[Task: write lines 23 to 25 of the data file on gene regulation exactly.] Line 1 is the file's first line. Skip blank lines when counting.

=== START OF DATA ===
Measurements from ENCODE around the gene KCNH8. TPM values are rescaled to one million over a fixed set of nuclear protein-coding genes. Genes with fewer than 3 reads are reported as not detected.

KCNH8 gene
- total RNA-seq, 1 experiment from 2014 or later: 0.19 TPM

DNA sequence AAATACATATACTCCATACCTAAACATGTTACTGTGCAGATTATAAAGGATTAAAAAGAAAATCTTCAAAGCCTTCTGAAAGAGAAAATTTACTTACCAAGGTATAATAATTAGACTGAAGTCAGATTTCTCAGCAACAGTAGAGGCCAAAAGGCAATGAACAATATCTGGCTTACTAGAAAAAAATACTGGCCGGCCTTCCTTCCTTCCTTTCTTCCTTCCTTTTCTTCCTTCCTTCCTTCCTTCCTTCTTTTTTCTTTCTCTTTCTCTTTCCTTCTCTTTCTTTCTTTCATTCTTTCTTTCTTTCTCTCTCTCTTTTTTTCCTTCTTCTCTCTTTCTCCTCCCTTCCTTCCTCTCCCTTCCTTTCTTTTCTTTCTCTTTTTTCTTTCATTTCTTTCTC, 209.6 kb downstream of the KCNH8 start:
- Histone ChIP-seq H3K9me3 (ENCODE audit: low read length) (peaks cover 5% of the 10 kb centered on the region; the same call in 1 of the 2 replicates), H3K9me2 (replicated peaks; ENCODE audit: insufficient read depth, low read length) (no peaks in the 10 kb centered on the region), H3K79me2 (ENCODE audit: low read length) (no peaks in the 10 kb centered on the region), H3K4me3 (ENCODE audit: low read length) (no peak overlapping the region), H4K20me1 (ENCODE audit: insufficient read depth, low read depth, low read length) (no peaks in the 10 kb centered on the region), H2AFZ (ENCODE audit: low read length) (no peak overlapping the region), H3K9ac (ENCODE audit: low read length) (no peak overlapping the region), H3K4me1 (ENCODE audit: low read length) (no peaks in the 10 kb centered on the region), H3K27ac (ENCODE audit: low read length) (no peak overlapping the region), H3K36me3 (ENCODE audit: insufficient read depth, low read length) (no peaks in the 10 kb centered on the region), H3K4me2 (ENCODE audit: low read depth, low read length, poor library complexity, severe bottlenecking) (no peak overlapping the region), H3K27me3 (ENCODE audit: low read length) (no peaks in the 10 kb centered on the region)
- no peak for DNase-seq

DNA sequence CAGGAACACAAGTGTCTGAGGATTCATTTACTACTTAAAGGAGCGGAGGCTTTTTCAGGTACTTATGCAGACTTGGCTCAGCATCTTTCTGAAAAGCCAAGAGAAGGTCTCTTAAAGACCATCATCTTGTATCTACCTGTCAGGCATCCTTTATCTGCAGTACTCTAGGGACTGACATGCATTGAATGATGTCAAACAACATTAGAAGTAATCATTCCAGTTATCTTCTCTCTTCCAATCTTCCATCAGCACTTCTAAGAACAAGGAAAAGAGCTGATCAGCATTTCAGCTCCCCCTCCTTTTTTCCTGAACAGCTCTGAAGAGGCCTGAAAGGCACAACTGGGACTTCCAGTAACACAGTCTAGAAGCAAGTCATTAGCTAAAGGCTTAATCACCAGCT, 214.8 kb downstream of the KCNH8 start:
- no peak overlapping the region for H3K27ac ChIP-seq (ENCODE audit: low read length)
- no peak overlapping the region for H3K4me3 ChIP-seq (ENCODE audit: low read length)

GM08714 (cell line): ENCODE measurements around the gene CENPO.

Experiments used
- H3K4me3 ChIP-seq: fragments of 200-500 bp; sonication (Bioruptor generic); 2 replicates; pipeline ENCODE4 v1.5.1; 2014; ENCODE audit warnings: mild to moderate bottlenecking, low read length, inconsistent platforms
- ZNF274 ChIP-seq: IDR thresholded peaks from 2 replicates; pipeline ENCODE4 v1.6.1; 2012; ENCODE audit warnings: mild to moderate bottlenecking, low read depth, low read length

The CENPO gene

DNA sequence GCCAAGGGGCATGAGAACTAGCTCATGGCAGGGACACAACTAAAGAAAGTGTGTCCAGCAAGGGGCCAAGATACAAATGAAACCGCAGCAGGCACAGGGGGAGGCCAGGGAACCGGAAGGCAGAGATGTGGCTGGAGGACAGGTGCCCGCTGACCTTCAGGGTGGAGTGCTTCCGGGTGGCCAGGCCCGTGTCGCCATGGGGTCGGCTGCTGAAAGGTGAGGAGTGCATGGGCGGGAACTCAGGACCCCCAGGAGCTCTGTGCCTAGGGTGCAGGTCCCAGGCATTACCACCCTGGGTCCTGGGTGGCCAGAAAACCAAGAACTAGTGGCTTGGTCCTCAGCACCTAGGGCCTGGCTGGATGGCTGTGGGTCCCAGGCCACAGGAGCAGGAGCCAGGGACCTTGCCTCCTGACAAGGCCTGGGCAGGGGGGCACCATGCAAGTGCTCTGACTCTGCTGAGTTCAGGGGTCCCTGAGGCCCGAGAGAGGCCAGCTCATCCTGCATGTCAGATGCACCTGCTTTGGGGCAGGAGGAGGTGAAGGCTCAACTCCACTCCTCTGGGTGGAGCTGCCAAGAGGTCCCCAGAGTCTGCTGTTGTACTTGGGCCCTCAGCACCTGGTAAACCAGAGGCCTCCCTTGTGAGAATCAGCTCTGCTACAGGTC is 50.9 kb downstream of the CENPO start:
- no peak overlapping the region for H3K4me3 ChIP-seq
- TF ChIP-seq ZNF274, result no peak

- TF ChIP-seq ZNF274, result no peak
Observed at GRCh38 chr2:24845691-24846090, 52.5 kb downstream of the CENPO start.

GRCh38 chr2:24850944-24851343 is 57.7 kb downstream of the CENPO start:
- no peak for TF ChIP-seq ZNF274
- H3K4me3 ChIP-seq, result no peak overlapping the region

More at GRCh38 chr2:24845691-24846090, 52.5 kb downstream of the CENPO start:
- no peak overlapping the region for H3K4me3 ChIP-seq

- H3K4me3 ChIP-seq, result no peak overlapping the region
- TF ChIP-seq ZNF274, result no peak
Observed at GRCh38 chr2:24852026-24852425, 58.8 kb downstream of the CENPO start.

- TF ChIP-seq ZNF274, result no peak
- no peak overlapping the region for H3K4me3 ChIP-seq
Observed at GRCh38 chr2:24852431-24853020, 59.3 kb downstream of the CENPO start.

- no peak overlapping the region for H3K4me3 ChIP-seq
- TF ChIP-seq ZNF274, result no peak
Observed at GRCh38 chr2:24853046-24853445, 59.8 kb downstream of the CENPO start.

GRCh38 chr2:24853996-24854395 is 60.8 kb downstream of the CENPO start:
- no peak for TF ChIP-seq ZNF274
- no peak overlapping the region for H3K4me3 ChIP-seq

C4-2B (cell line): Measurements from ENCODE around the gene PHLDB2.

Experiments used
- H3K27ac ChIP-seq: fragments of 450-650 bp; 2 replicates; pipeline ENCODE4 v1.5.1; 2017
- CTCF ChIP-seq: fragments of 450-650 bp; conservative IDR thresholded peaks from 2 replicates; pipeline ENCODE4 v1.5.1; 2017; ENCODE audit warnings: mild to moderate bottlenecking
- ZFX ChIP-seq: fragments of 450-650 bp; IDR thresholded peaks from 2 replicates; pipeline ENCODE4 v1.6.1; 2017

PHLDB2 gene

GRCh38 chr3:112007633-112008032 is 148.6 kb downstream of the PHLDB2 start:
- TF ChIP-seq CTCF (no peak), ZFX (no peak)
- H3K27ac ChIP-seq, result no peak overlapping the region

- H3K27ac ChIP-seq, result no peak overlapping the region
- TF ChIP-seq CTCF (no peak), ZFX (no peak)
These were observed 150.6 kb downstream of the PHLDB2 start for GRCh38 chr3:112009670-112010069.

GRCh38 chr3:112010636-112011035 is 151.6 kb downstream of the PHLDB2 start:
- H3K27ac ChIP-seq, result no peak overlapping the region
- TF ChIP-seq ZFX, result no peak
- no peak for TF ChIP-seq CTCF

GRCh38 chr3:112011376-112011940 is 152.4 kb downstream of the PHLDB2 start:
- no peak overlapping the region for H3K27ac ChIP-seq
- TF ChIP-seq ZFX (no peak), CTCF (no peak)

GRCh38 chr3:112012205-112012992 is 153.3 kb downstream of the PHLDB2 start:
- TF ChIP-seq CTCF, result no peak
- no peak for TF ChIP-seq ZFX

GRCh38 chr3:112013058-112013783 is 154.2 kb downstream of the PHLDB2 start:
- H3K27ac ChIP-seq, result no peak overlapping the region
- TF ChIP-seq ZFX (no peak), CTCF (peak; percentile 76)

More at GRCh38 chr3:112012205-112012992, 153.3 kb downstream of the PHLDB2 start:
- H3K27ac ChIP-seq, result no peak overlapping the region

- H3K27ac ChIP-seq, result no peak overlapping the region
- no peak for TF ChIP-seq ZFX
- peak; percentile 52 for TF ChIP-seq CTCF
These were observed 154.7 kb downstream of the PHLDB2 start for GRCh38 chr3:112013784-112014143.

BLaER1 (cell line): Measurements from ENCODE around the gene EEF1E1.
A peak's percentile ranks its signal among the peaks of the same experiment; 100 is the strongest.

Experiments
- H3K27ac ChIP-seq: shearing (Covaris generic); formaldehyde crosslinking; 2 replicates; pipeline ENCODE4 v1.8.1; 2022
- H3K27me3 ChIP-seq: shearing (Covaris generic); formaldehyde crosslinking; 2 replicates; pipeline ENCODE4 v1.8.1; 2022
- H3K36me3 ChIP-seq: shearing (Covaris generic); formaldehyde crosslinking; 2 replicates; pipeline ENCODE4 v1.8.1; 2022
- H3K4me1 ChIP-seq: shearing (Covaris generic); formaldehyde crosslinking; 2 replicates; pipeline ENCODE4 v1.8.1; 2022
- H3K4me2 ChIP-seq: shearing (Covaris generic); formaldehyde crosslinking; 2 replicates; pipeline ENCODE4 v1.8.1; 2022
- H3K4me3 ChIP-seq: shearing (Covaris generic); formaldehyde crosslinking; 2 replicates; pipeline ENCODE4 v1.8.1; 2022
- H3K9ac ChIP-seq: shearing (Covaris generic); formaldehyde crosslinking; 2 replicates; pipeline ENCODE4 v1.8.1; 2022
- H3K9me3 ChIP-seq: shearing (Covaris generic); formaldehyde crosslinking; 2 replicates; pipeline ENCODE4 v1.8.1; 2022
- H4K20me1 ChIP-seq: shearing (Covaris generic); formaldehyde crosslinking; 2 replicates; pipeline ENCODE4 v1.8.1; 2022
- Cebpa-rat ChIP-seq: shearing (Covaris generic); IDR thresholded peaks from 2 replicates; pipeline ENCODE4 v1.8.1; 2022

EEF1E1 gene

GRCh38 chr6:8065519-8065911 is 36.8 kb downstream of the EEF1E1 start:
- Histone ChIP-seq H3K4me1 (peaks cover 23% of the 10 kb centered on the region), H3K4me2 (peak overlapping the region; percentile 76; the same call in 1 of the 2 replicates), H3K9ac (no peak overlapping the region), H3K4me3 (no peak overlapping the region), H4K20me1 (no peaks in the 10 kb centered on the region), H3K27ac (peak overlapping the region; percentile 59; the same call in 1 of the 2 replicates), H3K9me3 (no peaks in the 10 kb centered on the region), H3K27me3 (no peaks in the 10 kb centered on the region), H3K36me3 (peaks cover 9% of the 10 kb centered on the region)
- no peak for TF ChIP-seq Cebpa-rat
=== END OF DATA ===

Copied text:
More at GRCh38 chr2:24845691-24846090, 52.5 kb downstream of the CENPO start:
- no peak overlapping the region for H3K4me3 ChIP-seq

- H3K4me3 ChIP-seq, result no peak overlapping the region